A party that files a timely objection is entitled to a de novo determination of those portions of the report, specified proposed findings, or recommendations, to which a specific objection is made. See U.S. v. Raddatz, 447 U.S. 667, 673 (1980); but see Borden v. Sec'y of Health & Human Servs., 836 F.2d 4, 6 (1st Cir. 1987) (a party objecting to a report and recommendation is "not entitled to a de novo review of an argument never raised" before the magistrate). In conducting its review, the court is free to "accept, reject, or modify, in whole or in part, the findings or recommendations made by the magistrate judge." 28 U.S.C. §636 (a)(b)(1); see Templeman v. Chris Craft Corp., 770 F.2d 245, 247 (1st Cir. 1985).
B. Motion to Dismiss
To survive a 12(b)(6) motion to dismiss, a complaint must allege facts that "raise a right to relief above the speculative level." Bell Atlantic Corp. v. Twombly, 550 U.S. 544, 555 (2007). Thus, the factual allegations in the complaint must "nudge [the] claims across the line from conceivable to plausible." Id. at 570. A claim has facial plausibility when the plaintiff pleads factual content from which the court can reasonably infer the defendant is liable for the misconduct alleged. Ashcroft v. Iqbal, 556 U.S. 662, 663 (2009). "Determining whether a complaint states a plausible claim for relief" is a context-specific task that requires "the reviewing court to draw on its judicial experience and common sense." Id. at 679.
Courts are not required to accept as true those allegations in a complaint which are legal conclusions. Id. at 678. However, "[w]hen there are well-pleaded factual allegations, a court should assume their veracity and then determine whether they plausibly give rise to an entitlement to relief." Id. at 679. Therefore, in assessing a claim's plausibility, the court must construe the complaint in the plaintiff's favor, accept all non-conclusory allegations as true, and draw any reasonable inferences in favor of the plaintiff. See San Gerónimo Caribe Project, Inc. v. Acevedo-Vilá, 687 F.3d 465, 471 (1st Cir. 2012).
A. Breach of Contract (Count I)
As Judge Neiman explained, Plaintiffs "assert[ed] three theories of liability for breach of contract: (1) that Kimberly-Clark breached an agreement with James by changing performance ratings contrary to written promises not to do so, (2) by evaluating James's performance contrary to established criteria, and (3) by failing to pay James bonus compensation owed as well as a severance package in accordance with written guidelines and promises made to him." (Dkt. No. 24, Report and Recommendation with Regard to Def.'s Partial Mot. to Dismiss ("R&R") 7.) Judge Neiman recommended that Defendant's motion to dismiss James's breach of contract claim be allowed with regard to his severance package, but otherwise be denied. (Dkt. No. 24, R&R 9-10.) For the reasons that follow, the court agrees with Judge Neiman's findings on this issue, and therefore adopts his recommendation.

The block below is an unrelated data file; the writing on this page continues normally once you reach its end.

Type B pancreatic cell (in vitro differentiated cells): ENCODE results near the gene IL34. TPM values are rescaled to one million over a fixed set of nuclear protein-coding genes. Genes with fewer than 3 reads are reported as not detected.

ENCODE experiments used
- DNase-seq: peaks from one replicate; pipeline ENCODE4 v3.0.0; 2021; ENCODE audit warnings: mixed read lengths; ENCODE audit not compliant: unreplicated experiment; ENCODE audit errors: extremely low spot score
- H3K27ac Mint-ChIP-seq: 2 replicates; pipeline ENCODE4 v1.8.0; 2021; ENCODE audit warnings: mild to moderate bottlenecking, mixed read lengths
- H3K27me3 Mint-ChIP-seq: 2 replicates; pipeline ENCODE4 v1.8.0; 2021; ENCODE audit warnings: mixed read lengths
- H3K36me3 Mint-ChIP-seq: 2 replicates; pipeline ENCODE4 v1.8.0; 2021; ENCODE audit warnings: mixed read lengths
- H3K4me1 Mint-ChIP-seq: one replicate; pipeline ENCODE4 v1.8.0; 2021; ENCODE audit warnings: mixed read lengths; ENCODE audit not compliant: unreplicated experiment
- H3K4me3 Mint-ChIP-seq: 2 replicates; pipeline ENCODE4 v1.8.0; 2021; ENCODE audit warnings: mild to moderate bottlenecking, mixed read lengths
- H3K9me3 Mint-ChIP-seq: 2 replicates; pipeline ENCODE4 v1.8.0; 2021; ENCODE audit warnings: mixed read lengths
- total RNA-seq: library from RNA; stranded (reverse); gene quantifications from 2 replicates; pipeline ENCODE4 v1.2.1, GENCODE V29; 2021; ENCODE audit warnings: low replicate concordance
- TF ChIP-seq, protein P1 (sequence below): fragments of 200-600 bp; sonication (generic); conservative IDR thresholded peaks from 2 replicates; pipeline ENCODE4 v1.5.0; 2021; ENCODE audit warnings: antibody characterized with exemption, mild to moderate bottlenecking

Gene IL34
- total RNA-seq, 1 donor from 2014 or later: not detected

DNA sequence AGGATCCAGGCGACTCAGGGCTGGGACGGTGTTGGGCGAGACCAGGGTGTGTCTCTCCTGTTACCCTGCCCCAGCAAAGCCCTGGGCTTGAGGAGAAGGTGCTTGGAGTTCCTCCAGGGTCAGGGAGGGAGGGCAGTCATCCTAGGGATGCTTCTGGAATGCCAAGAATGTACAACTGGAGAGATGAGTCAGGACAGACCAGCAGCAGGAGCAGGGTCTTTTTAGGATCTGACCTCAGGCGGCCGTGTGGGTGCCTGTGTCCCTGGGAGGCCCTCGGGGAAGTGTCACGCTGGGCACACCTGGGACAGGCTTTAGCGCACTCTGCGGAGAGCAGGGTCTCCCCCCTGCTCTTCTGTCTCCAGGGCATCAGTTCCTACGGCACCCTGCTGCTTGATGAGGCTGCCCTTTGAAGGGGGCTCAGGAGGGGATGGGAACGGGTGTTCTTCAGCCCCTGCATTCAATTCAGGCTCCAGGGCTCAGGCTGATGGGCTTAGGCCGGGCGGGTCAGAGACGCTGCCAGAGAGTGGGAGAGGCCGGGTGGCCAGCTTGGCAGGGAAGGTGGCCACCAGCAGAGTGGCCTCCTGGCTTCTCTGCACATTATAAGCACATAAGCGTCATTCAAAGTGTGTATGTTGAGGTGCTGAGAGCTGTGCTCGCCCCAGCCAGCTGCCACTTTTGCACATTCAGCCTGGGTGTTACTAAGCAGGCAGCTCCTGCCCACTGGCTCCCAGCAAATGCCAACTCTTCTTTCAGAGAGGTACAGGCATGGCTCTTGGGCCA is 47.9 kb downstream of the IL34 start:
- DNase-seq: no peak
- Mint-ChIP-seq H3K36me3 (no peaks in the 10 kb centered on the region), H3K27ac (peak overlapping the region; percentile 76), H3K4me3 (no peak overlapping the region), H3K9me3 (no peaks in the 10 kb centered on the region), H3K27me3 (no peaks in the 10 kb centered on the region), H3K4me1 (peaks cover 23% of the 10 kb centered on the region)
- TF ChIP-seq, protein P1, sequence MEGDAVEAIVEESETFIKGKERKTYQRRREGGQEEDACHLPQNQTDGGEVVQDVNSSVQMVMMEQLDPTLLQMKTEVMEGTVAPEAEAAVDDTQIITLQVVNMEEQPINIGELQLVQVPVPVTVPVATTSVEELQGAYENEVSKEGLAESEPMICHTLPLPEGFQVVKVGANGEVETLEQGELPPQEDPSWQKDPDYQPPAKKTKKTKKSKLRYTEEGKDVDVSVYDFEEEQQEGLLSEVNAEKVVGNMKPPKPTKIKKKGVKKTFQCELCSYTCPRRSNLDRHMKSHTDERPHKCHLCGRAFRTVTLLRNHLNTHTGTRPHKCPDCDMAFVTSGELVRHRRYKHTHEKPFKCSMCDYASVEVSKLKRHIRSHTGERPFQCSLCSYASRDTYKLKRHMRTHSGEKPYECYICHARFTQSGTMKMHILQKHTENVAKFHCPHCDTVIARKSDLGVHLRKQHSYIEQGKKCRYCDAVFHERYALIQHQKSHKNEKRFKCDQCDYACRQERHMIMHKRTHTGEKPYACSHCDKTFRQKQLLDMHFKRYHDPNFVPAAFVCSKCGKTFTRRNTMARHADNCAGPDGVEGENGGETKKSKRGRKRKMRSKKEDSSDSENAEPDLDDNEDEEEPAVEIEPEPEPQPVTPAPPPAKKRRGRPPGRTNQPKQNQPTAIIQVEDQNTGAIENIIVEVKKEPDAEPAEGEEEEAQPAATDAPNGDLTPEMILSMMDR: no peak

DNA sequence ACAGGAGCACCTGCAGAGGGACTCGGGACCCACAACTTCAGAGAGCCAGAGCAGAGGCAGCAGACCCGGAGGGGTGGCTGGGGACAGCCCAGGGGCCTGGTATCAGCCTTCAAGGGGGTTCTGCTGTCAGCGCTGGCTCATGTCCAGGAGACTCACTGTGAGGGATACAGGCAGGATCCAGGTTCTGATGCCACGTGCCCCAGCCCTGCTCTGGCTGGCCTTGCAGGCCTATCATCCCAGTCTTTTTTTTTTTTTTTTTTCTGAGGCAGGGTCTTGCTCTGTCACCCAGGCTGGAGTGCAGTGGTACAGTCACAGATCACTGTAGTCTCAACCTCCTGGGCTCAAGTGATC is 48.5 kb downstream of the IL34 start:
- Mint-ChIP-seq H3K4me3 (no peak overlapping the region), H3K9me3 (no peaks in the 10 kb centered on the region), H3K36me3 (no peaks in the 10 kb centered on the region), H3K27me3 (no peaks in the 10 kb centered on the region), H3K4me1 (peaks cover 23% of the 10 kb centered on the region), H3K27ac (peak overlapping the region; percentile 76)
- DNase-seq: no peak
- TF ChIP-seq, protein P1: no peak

(1) Plaintiffs' Objections
Judge Neiman found James has failed to plead facts regarding the specific internal guideline he alleges Defendants breached. James argues it would have been unnecessary to discuss these internal guidelines in his complaint. (Dkt. No. 27, Pltf. Obj. Mem. 3.) James further asserts his pleading is sufficient in this regard because he alleged in his complaint that Defendant informed him the "severance package he was offered was significantly less than [he] would otherwise be entitled to" as a result of his being terminated from his employment due to poor work performance. (Id. (citing Compl. ¶ 29).) The court finds James's argument unavailing, as did Judge Neiman.
If Defendants wrongfully terminated James, he still has not sufficiently asserted a breach-of-contract claim based on his allegedly diminished severance package. On this specific point, Plaintiffs have not pled sufficient facts from which the court may infer that an offer, acceptance, and an exchange of consideration or meeting of the minds occurred with respect to the purported severance package. See Boston Prop. Exch. Transfer Co. v. Iantosca, 834 F.Supp.2d 4, 10 (D. Mass. 2011). Plaintiffs' recitation of Defendants' words alone do not suffice to meet the requisite elements of a contract involving a specific severance package. Establishing a valid contract is a prerequisite for the inference that it may have been breached. See id.
(2) Defendants' Objections
Finding there was a specific contract between the parties with respect to work performance evaluation criteria, Judge Neiman denied Defendants' motion to dismiss as to the remainder of Count I. In their objection memorandum, Defendants effectively concede that an employee handbook or personnel manual may form the basis of an employment contract. (Dkt. No. 28, Deft. Obj. Mem. 3.) See Beebe v. Williams College, 430 F.Supp.2d 18, 23 (D. Mass. 2006). Defendants contend the complaint failed to identify "a specific contractual agreement that existed between him and defendants, " specifically focusing on the complaint's reference to contractual terms beneath the Count I heading. (Dkt. No. 24, Deft. Obj. Mem. 3 (citing Compl. ¶37).)